Every corporate media outlet in the country believes a story that Democrats.com reported months ago is the top news of the day. Here's the Los Angeles Times version:
BREAKING NEWS: Sen. Craig denies being gay
"I am not gay," Sen. Larry Craig said twice during a 10-minute statement today following news that he had pleaded guilty to disorderly conduct after being arrested at Minneapolis-St. Paul International Airport on suspicion of lewd behavior in a men's restroom in June.
Numerous major media outlets did not report the following:
BREAKING NEWS: Cheney denies being human
"I am not human," Vice President Dick Cheney said twice during a 10-minute statement today following news that he had refused to comply with subpoenas, created and advocated for the "Unitary Executive Theory" which is used by the White House to defy laws duly enacted by Congress and thereby justify dictatorial action, played a key role in setting up illegal spying programs, coordinated a campaign to obstruct the investigation conducted by Patrick Fitzgerald, organized a campaign of retribution against whistleblower Joseph Wilson that included the outing of a covert CIA operative, led efforts to institute the routine use of torture, spearheaded a campaign to manipulate pre-war intelligence, created a secret Energy Task Force which operated in defiance of open-government laws, directed massive no-bid contracts to his company, Halliburton, profiting from the same illegal war he had defrauded the American public to launch, and threatened an aggressive attack on the nation of Iran.
Instead, the LA Times reported:
"I did nothing wrong at the Minneapolis airport and I regret the decision to plead guilty," the Idaho Republican added. He said he had "overreacted" to the stress of the moment and did not consult with family or an attorney. The revelations of the arrest and guilty plea, first made by John McArdle in the Roll Call newspaper yesterday, threw the conservative world of Idaho politics into turmoil.
Not a single media outlet in the nation reported:
A major push in the House of Representatives to impeach Attorney General Alberto Gonzales helped spur his resignation. That Cheney and Bush have committed impeachable offenses is not disputed by anyone in Washington. They have made refusing to comply with subpoenas a routine occurrence. The House Judiciary Committee in 1974 passed an article of impeachment against then President Richard Nixon for the same offense. In possibly the most direct attack on the separation of powers possible, President Bush has posted numerous "signing statements" drafted by Cheney's office on the White House website announcing his intention to violate laws that he himself signed into law. A Government Accounting Office study looked at a sample of these signing statements and found that in 30% of the cases examined, the executive branch has proceeded to violate the laws in question. Of course, Bush has confessed to violating the Foreign Intelligence Surveillance Act and is on videotape on several occasions over a period of years dishonestly claiming he was not doing so. Far from being unaware of this, Congress has gone to the trouble of legalizing it.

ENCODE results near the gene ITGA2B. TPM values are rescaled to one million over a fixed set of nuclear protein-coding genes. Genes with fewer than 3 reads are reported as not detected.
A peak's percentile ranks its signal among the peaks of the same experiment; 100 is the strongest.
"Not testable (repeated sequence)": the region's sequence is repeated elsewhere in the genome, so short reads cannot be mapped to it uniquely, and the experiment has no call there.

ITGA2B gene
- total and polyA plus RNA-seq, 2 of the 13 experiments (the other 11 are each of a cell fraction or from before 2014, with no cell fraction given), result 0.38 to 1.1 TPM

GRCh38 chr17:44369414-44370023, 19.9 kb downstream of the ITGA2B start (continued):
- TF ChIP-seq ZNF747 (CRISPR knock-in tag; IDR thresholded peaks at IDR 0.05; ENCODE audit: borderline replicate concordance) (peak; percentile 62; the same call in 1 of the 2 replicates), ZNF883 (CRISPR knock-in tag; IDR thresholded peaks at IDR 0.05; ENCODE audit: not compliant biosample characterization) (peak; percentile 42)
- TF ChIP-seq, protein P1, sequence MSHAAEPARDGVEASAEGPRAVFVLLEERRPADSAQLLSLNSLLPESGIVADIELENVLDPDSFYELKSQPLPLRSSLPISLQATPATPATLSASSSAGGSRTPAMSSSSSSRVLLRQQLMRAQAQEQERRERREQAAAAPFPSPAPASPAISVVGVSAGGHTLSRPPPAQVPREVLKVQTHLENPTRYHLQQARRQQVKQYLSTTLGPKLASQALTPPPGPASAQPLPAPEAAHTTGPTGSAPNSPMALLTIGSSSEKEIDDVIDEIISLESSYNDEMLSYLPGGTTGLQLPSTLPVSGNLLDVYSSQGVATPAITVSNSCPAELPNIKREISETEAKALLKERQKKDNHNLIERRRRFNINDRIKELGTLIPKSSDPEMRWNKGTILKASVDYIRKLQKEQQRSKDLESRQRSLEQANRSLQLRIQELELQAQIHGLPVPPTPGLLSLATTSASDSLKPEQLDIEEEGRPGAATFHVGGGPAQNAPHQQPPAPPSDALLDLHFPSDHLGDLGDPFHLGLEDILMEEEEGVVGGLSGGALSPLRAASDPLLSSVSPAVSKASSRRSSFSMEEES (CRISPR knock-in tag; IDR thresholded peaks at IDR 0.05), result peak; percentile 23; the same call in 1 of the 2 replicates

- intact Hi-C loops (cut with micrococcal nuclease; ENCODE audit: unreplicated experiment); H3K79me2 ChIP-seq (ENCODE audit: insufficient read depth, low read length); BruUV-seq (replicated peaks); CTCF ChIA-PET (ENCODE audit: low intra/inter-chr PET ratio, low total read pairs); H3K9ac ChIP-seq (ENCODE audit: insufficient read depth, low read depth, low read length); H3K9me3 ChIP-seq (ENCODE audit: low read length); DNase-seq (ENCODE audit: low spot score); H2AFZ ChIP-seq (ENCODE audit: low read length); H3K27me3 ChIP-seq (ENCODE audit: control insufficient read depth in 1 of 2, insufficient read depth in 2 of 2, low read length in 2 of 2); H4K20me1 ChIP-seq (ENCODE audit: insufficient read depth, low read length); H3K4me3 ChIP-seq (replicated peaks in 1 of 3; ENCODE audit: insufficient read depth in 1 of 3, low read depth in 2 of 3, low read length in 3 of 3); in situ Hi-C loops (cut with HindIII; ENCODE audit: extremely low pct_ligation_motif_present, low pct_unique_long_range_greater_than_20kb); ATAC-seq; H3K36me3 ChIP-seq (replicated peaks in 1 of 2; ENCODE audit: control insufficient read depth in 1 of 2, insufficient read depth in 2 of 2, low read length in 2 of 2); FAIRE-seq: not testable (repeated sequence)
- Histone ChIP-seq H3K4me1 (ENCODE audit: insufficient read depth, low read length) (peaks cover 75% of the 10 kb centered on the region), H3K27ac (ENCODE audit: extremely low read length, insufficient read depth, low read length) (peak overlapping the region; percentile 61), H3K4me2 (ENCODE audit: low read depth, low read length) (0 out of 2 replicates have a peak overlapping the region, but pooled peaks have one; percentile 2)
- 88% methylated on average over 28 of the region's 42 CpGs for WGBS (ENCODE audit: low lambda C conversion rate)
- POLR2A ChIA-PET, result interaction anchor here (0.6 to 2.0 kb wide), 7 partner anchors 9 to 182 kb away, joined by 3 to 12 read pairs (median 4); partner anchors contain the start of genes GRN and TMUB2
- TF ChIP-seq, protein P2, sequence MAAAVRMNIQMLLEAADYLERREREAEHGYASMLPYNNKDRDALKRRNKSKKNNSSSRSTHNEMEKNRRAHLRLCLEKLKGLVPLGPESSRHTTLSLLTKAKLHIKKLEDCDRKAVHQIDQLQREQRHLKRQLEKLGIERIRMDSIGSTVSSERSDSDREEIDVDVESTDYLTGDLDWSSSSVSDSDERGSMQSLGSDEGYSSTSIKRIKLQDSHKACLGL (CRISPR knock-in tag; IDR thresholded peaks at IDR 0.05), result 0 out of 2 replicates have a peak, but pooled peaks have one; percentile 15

Yet, the 20 cosponsors of articles of impeachment against Cheney do not have the support of the Democratic leadership. Congressman Rahm Emanuel has told the Washington Post that the Democrats want to be sure to keep the occupation of Iraq going until the 2008 elections. Senator Hillary Clinton's military advisor has told Ted Koppel that she intends to keep the occupation going until at least 2017. Asked what she thought of this, an ordinary American said "What's the scam? You're writing for the corporate media and you want to know what I think? Do you have me confused with some billionaire with a similar name? All right, I'll play along. I think Congress is throwing our nation away and endangering the planet for the sake of an election strategy that is doomed to fail because a lot of other people agree with me. The Democrats aren't weak on terror, as I'm sure you'll end up writing. They're weak on Bush and Cheney."
Bizarrely, the Democratic leadership is claiming that there is no evidence of impeachable offenses, that impeachment would take too long, that there are other priorities, and that they "don't have the votes." Essentially no one believes this line, since the evidence is public knowledge, there are 18 months left in Bush and Cheney's terms, any bills legislating Democratic priorities are virtually certain to be vetoed, and public pressure would either sway votes or punish impeachment opponents at the polls.
Several major media outlets did not announce that they would conduct surveys to gauge the public's support for impeachment. Instead, the Los Angeles Times reported on the grave matter of another closet homosexual Republican Senator:
The 27-year veteran of Washington said the stress was compounded by the Idaho Statesman newspaper, which he said had for eight months "relentlessly and viciously harassed" him and his family. He apologized to his family and the people of Idaho. The 62-year-old Craig is up for reelection next year, but his political future seems clouded now in what has been a safe Republican Senate seat since the days of Ronald Reagan. Even conservative bloggers such as Hugh Hewitt were urging Craig to give up his seat today and allow another Republican to salvage it in a political year when the GOP already must defend more congressional seats than the Democrats.
Nobody asked the public nationally whether they gave a flying fig for this story, and no strategists put it in the context of the endless cases of Republicans getting ugly pathetic intellectually-challenged hypocrites elected who voted the way their crowd wanted them to vote, which might have tended to suggest that the public sometimes cared about substance.